Today, a business’s online reputation is a large component of how it is perceived by customers and potential customers. Businesses must be aware of what customers are saying about them online and via social media.
Given the significance of online reviews these days, many businesses are afraid of receiving bad online reviews. Accordingly, many will take some action (e.g. attempting to silence critics or incentivizing others to post positive reviews) that, while their intentions may seem good, may unfairly impact online reviews.
Businesses must be careful in how they go about influencing reviews. Certain actions may be illegal; others, while lawful, could lead to public backlash and may end up worsening the potential problem. Thus, while the prospect of receiving negative reviews may worry business owners, businesses must avoid both legal and reputational risks.
Paying for reviews
When it comes to online reviews on websites such as Yelp, under no circumstances should a business pay for online reviews (cash, gift cards, etc.), whether to boost one’s own reputation or to slam a competitor’s.
As regular readers of our blog have seen us mention before, last year the New York attorney general’s office cracked down on deceptive online reviews, which resulted in $350,000 combined in fines for 19 businesses. According to The New York Times, this crackdown was part of a yearlong investigation of companies creating fake reviews and those that purchased them.
Eleven months earlier, The New York Times reported on a “sting operation” in which Yelp caught several companies paying $5 to $200 for reviews. As a penalty, a “Consumer Alert” graced those companies’ pages for the next 90 days – what one ABC reporter referred to as an online “Scarlet Letter” – notifying consumers that the businesses had offered incentives in exchange for reviews.
Companies often do give out freebies (sometimes money) to bloggers in exchange for product reviews. This is permissible, so long as the companies comply with the Federal Trade Commission (FTC)’s guidelines concerning endorsements and testimonials. Specifically, the FTC requires full disclosure of the receipt of any product or payment – or, “material connections.”
Fining customers for negative reviews
We have also recently discussed the hotel that was threatening wedding parties with $500 fines if any of their guests staying at the hotel left negative online reviews. This a perfect example of a policy that – while legal – upset some people, went viral, and ultimately caused far greater reputational harm than a few negative reviews. The story was picked up by major news outlets and the hotel’s listing on Yelp – the forum presumably the catalyst behind enacting this anti-negative review policy – may never be the same.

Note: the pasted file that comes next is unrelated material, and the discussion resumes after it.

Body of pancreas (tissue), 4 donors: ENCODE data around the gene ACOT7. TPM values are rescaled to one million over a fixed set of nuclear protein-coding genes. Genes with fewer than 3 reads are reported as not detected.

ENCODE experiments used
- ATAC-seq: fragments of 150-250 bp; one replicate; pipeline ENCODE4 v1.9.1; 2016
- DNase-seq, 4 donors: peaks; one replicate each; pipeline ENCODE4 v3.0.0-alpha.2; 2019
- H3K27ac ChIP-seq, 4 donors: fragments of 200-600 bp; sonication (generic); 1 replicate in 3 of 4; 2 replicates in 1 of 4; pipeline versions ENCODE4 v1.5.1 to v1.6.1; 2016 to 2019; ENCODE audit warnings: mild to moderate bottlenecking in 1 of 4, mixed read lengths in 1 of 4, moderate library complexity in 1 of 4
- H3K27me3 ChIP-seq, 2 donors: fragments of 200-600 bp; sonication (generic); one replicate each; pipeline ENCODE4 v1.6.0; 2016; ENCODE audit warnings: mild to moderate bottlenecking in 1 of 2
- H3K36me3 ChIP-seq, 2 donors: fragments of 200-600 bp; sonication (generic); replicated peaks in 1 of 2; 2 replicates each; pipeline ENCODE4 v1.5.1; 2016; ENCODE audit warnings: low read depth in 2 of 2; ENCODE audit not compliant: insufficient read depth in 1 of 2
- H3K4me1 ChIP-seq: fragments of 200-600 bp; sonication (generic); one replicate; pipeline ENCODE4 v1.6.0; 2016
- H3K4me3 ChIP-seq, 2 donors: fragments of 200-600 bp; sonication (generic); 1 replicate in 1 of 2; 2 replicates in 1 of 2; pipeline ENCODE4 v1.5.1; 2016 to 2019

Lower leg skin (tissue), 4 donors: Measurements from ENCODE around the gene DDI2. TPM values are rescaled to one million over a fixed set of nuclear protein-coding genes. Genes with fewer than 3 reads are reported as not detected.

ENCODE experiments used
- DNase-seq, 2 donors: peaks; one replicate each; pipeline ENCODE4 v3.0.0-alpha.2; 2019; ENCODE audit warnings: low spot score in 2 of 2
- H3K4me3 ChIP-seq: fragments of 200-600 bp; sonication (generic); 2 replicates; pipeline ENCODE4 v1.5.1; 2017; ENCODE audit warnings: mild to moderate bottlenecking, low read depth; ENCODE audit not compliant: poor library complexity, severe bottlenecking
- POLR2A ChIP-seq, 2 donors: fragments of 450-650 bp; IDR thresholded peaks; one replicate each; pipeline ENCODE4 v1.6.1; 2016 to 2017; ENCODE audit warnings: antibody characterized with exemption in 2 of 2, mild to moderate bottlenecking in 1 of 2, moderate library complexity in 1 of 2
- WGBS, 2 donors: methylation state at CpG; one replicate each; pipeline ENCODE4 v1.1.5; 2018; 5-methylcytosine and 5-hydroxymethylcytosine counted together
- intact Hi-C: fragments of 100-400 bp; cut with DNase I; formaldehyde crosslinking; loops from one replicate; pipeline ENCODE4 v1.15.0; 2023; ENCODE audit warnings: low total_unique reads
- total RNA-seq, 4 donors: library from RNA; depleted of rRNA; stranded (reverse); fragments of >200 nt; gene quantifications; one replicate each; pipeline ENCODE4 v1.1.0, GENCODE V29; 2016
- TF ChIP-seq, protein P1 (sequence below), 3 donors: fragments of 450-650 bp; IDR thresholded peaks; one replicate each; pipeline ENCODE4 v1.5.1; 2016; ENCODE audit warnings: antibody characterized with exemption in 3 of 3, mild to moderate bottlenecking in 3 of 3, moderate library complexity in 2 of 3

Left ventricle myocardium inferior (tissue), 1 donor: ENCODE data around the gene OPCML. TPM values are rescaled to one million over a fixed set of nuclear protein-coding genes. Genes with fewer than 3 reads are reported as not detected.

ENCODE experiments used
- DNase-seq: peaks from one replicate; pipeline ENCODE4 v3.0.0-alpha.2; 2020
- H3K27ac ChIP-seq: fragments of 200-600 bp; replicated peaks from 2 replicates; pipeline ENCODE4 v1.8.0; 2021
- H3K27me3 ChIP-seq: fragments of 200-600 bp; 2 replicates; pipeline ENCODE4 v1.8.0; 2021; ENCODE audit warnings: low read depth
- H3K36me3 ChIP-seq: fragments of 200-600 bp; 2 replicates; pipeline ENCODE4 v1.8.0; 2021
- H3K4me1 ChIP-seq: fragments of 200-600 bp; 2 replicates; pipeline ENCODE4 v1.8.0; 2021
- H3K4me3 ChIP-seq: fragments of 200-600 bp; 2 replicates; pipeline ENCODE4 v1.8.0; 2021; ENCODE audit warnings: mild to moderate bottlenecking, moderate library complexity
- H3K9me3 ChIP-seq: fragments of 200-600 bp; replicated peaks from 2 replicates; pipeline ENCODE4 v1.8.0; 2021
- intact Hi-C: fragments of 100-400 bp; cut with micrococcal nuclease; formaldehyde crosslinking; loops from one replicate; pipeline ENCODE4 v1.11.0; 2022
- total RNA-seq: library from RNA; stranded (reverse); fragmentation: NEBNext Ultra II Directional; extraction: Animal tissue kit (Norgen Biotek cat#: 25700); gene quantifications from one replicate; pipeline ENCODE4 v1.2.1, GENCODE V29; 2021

Similarly, in 2013, an online retailer fined and damaged the credit score of a Utah couple following a negative online review. The company – as many have done recently – had snuck a non-disparagement clause into the customer agreement. In May 2014, a federal judge awarded the couple more than $300,000 damages, after they filed sued the retailer following the credit score damage.
In early September, California passed legislation prohibiting similar behavior from companies, making it illegal for businesses to utilize non-disparagement clauses to attempt to silence critics from publishing negative reviews. The following week, two U.S. Representatives from California introduced a federal bill aimed similarly at penalizing customers for publishing negative online reviews.
Overcoming online reviews dilemma
To cope with online reviews, it is recommended that businesses increase the quality and quantity of reviews without creating legal or reputational risks. The question is how exactly to increase reviews.
In general, it cannot hurt to ask. Yelp, for one, discourages businesses soliciting reviews. Of course, there is a gray area – there is a difference between encouraging someone to write a five-star review and asking someone to consider sharing their experiences in a review.
Studies have shown that with a small sample size of reviews, review pages tend to be disproportionately negative, but there is a better balance as more reviews are submitted. Besides, a few negative reviews can make positive reviews seem more legitimate — for example, a business with 10 five-star reviews and nothing else looks fishy.
Although it is important to be proactive, businesses also must try to provide the best service and experience possible (which should lead to positive reviews). In doing so, they may consider seeking reviews through online surveys – whether a customer types in a URL, or if a link is emailed to them – and having a review platform on the actual company website.
While these will not influence a star-rating on Yelp, it is a great opportunity to generate honest feedback in order to resolve any individual issues and make informed business decisions based on what customers are saying.
Moreover, any negative feedback can be addressed before similar complaints spread to other websites; customers perceive companies who make reviews available to the public – positive and negative – as more trustworthy; and, finally, some positive reviews on Yelp may be filtered out anyway, so a business cannot rely solely on Yelp reviews.
Regardless of how a business chooses to handle online reviews, it is important to monitor and understand what is being said about them online. This is helpful for customer service in general, but also gives a company the opportunity to react quickly and appropriately in the event of an online reputation attack.